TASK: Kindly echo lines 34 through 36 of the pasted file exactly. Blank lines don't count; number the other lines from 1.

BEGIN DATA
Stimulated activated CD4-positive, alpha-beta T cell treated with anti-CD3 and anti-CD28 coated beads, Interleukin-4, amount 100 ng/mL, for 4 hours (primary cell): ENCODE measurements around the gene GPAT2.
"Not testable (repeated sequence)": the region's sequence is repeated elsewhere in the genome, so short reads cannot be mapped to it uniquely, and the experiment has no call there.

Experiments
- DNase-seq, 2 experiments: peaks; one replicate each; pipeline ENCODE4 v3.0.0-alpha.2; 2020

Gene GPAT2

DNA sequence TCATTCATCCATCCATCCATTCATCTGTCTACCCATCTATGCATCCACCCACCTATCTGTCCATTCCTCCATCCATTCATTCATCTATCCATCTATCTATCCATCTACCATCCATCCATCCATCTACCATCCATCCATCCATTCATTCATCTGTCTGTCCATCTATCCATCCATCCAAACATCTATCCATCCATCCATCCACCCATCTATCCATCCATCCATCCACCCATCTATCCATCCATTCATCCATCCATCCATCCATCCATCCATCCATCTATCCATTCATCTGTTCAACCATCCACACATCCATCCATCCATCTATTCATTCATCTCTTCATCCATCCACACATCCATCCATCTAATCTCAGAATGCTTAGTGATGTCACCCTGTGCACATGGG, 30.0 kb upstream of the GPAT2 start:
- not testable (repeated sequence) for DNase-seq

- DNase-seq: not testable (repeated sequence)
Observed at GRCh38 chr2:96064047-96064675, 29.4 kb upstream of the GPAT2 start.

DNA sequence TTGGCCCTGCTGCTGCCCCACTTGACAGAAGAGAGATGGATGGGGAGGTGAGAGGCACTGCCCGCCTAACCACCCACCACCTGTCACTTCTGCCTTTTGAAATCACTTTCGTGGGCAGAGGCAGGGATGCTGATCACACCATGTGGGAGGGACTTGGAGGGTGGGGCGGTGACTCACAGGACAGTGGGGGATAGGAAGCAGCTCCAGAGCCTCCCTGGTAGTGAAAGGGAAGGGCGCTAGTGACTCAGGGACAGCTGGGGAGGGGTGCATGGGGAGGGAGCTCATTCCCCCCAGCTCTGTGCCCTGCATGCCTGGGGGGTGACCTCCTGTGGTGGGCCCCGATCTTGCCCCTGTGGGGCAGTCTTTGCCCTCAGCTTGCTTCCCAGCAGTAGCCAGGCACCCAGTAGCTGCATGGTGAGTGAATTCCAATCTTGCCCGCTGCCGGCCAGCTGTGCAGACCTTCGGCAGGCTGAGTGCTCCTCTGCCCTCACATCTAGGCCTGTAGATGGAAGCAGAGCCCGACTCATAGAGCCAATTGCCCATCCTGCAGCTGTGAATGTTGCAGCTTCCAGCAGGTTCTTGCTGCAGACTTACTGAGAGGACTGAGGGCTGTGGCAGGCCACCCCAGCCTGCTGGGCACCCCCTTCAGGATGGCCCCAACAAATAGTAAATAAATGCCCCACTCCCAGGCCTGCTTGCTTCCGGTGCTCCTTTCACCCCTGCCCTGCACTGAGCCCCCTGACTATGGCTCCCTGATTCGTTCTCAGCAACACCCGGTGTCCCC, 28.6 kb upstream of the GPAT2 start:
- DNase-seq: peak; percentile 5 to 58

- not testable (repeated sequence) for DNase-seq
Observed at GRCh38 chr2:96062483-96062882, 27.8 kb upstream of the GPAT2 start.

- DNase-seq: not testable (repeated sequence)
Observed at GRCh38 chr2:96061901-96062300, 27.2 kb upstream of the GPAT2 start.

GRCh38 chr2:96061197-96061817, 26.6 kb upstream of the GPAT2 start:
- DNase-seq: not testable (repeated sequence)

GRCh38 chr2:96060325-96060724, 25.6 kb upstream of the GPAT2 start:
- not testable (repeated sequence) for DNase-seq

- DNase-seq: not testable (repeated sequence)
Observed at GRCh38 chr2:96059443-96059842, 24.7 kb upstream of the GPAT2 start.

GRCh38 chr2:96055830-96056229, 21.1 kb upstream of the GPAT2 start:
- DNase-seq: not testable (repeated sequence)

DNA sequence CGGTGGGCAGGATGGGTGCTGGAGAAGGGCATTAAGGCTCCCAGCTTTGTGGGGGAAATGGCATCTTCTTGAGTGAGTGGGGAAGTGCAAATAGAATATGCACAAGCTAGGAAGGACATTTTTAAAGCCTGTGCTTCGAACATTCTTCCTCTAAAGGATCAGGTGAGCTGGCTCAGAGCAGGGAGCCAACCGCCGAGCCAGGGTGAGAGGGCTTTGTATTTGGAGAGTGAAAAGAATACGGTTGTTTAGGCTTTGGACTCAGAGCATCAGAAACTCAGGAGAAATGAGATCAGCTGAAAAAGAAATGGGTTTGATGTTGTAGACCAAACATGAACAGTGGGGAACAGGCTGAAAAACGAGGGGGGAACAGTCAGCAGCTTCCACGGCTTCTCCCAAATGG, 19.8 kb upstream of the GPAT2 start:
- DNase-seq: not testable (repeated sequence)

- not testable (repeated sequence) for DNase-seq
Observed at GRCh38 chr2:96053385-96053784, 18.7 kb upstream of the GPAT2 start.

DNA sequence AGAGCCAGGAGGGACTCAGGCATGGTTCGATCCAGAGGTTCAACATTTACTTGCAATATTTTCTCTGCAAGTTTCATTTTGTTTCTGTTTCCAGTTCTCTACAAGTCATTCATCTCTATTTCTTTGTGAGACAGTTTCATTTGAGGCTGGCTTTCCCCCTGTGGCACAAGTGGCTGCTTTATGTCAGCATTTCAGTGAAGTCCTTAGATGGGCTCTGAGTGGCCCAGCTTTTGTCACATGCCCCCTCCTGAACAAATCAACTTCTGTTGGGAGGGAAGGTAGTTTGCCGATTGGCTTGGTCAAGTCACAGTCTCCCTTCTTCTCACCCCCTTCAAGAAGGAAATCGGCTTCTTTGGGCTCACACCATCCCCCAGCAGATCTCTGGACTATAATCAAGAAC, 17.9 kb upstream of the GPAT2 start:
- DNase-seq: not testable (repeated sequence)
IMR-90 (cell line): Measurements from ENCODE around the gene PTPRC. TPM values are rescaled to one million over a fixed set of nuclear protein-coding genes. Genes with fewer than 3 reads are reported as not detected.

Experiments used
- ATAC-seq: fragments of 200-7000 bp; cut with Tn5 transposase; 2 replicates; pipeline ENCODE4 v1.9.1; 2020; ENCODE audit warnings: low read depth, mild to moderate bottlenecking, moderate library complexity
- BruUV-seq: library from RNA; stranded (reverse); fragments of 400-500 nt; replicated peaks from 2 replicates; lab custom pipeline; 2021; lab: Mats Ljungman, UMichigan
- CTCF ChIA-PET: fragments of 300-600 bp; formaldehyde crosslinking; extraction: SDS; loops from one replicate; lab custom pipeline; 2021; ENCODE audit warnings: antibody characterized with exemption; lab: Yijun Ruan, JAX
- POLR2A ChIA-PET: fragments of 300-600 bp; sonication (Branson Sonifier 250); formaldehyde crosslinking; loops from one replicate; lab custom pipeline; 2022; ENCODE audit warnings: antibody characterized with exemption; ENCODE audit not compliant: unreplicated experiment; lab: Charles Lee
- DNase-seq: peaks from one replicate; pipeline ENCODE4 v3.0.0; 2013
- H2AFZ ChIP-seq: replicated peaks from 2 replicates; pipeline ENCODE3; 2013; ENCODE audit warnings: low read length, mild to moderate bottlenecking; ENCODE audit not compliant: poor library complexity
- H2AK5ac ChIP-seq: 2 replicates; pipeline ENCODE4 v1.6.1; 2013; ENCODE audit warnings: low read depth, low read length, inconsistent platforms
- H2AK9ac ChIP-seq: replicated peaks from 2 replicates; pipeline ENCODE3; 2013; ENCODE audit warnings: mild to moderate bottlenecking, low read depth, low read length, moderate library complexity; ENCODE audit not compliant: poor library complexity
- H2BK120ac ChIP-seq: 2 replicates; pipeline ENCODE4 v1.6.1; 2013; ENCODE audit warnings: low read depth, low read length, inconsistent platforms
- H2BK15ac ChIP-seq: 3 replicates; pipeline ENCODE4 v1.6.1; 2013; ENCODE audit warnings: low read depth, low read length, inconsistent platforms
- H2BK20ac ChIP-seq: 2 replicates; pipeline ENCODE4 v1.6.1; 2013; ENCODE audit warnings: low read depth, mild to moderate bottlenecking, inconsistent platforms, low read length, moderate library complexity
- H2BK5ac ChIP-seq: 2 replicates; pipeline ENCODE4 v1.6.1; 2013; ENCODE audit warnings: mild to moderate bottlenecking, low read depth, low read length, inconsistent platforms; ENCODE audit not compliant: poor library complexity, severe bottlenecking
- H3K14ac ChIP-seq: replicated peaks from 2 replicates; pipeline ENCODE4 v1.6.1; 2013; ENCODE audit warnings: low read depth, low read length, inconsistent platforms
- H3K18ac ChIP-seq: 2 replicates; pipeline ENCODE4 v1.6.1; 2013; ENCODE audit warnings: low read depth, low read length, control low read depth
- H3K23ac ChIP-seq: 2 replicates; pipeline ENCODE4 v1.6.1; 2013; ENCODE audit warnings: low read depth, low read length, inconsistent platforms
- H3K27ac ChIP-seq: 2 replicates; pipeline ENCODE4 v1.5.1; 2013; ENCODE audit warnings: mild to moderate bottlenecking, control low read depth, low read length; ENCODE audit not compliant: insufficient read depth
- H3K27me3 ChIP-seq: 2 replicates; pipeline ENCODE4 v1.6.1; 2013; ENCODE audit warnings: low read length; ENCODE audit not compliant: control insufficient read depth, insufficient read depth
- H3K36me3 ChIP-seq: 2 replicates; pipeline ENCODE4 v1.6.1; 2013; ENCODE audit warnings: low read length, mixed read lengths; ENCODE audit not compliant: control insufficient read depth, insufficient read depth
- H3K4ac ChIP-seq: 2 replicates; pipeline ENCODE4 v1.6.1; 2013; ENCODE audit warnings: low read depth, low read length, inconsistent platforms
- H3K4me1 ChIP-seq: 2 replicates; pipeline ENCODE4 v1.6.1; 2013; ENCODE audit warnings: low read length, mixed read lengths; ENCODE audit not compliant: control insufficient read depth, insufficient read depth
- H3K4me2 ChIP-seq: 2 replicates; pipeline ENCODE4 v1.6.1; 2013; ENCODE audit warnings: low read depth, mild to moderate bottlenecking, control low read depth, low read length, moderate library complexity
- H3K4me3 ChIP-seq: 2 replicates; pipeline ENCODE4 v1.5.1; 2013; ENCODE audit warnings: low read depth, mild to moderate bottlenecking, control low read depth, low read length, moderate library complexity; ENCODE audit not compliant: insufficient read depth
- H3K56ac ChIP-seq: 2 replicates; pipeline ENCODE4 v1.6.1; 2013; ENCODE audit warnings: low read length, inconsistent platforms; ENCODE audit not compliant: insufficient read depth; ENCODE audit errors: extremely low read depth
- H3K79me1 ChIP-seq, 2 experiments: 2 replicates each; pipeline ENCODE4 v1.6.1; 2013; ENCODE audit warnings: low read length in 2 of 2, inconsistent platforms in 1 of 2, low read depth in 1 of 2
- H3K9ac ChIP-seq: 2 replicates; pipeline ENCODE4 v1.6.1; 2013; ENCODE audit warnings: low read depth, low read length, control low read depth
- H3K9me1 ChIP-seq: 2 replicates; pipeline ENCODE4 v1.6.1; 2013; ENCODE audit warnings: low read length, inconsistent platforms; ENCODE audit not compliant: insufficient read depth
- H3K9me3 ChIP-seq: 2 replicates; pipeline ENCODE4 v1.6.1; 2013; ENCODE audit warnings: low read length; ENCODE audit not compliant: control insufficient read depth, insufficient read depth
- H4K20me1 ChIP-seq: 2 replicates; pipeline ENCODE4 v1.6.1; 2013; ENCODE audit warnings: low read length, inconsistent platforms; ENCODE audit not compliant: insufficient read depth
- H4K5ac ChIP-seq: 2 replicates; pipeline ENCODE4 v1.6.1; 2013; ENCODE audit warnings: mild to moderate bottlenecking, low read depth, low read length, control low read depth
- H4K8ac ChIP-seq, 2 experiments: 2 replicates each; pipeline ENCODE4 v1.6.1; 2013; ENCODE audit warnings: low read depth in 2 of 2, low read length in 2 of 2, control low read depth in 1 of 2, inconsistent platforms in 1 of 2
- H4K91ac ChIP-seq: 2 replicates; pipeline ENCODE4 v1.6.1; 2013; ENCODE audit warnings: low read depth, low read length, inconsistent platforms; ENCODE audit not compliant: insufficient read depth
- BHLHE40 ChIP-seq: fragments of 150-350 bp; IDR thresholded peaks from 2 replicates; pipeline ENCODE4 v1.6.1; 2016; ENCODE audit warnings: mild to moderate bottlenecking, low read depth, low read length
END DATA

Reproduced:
- CTCF ChIA-PET: fragments of 300-600 bp; formaldehyde crosslinking; extraction: SDS; loops from one replicate; lab custom pipeline; 2021; ENCODE audit warnings: antibody characterized with exemption; lab: Yijun Ruan, JAX
- POLR2A ChIA-PET: fragments of 300-600 bp; sonication (Branson Sonifier 250); formaldehyde crosslinking; loops from one replicate; lab custom pipeline; 2022; ENCODE audit warnings: antibody characterized with exemption; ENCODE audit not compliant: unreplicated experiment; lab: Charles Lee
- DNase-seq: peaks from one replicate; pipeline ENCODE4 v3.0.0; 2013